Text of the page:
The estimated cost of Deepwater Wind’s proposed five-turbine, 30-megawatt wind farm to be built off the southeast side of Block Island is $205 million. But before installation can start, the company must win approval from various state and federal agencies through an extensive permitting process.
And Deepwater has asked at least one of these permitting agencies, the state Coastal Resources Management Council (CRMC), to waive an application fee of around $700,000.
“In 2009, Deepwater Wind contributed $3.2 [million] to Rhode Island Renewable Energy Development Fund which was managed by the Rhode Island Economic Development Corporation (EDC),” Deepwater writes in its waiver application. “Deepwater Wind requests that a credit in kind be applied in lieu of an application fee. DWW will cover costs associated with applications hearings as required in the regulations.”
Deepwater Wind CEO Jeff Grybowski released a statement this week further justifying the company’s fee waiver request. “In addition to the $3.2 million, we have spent over $7 million to perform various studies to support development. Those studies are unprecedented in their scope and have produced data and resources that will promote CRMC’s primary responsibility for managing the state’s coastal region,” said Grybowski. “We have made this data available to researchers at URI and other institutions, and the data has been an invaluable addition to the understanding of the Rhode Island Sound ecosystem.”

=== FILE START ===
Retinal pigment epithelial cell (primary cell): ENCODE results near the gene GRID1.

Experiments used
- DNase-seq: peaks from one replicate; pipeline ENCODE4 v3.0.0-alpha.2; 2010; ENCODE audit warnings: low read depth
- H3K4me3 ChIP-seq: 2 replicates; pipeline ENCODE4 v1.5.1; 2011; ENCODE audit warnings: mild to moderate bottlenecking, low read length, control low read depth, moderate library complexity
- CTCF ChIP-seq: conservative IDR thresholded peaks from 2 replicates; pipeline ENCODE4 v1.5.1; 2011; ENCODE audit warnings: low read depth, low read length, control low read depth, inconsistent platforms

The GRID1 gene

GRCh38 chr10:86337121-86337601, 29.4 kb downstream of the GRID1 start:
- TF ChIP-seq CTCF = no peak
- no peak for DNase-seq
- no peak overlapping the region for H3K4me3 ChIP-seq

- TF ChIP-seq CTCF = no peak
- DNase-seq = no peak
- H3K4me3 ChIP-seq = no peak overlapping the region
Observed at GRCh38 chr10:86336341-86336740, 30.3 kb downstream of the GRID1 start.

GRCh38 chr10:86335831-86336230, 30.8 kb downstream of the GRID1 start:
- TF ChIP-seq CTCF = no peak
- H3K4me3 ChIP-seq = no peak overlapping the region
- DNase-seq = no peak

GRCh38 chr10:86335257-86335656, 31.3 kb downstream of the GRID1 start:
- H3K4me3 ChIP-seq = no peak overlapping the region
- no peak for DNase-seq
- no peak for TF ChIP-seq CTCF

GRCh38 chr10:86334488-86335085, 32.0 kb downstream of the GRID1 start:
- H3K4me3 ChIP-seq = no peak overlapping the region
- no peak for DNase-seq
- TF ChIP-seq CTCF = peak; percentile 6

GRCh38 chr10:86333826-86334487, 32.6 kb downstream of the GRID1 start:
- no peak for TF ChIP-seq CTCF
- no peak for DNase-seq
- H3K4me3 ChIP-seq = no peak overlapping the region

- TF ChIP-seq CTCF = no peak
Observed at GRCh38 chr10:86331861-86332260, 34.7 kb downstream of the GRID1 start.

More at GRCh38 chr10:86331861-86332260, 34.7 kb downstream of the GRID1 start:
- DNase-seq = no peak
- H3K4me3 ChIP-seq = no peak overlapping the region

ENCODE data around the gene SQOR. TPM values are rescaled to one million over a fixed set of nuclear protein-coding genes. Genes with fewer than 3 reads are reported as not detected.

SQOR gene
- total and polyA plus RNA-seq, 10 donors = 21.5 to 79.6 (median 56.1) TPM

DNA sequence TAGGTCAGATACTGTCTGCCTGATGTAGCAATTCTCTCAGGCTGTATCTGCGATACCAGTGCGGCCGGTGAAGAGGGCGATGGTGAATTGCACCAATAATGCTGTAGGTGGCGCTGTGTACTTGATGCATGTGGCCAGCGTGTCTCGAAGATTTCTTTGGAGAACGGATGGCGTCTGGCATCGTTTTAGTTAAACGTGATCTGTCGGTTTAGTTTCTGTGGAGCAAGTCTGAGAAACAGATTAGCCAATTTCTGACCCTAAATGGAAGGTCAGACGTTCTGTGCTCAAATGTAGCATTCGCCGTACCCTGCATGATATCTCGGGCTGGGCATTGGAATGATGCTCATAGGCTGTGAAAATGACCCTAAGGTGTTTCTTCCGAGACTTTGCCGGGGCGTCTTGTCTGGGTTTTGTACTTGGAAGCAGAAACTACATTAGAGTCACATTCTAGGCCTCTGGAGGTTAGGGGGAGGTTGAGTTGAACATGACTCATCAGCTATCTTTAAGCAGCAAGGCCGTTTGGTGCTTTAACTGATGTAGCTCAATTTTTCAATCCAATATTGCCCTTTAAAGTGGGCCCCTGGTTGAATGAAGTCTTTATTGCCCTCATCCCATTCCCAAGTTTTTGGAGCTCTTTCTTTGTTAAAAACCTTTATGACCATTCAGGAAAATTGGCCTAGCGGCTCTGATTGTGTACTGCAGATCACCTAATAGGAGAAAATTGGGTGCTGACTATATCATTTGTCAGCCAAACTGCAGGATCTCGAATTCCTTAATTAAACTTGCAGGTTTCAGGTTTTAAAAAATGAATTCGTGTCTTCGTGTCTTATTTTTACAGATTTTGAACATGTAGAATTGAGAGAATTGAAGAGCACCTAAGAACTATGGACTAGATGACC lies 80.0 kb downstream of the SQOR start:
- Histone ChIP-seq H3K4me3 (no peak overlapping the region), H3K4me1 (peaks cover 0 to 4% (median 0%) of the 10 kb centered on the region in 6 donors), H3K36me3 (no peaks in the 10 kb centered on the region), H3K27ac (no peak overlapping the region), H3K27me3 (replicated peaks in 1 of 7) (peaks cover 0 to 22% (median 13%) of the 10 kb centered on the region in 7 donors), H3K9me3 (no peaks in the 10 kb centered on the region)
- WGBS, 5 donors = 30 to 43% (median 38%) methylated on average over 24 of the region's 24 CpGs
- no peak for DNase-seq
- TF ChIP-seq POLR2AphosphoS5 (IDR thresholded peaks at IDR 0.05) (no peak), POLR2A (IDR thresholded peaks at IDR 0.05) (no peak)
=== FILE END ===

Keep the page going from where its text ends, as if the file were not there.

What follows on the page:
Laura Ricketson-Dwyer, CRMC public educator and information coordinator, told the Times that the “council will likely consider the fee waiver request as a separate matter from the application.” She noted that Deepwater signed a separate fee agreement to pay any other fees the state might request.
Block Island homeowners Maggie and Michael Delia filed an objection to Deepwater Wind’s fee waiver request.
“At a time when Rhode Island is in desperate need of money for other projects, it is not in the taxpayers’ best interests to waive a fee of $700,000 for Deepwater Wind, which is backed by one of the world’s largest hedge fund firms,” the Delias said in a press release.
The approximate $700,000 filing fee is based upon an estimate of the project’s cost
The Delias’ objection was filed Friday, January 11, at CRMC offices in Wakefield.
The CRMC is currently accepting public comments on Deepwater’s proposed Block Island wind farm. The deadline for public comment is February 4.
The CRMC 60-Day Public Notice does not note that the fee has not been paid. “Such notice is in violation of the Administrative Procedures Act,” the Delias argue in their objection. “No provision of the CRMC regulations allow the filing fee to be waived.”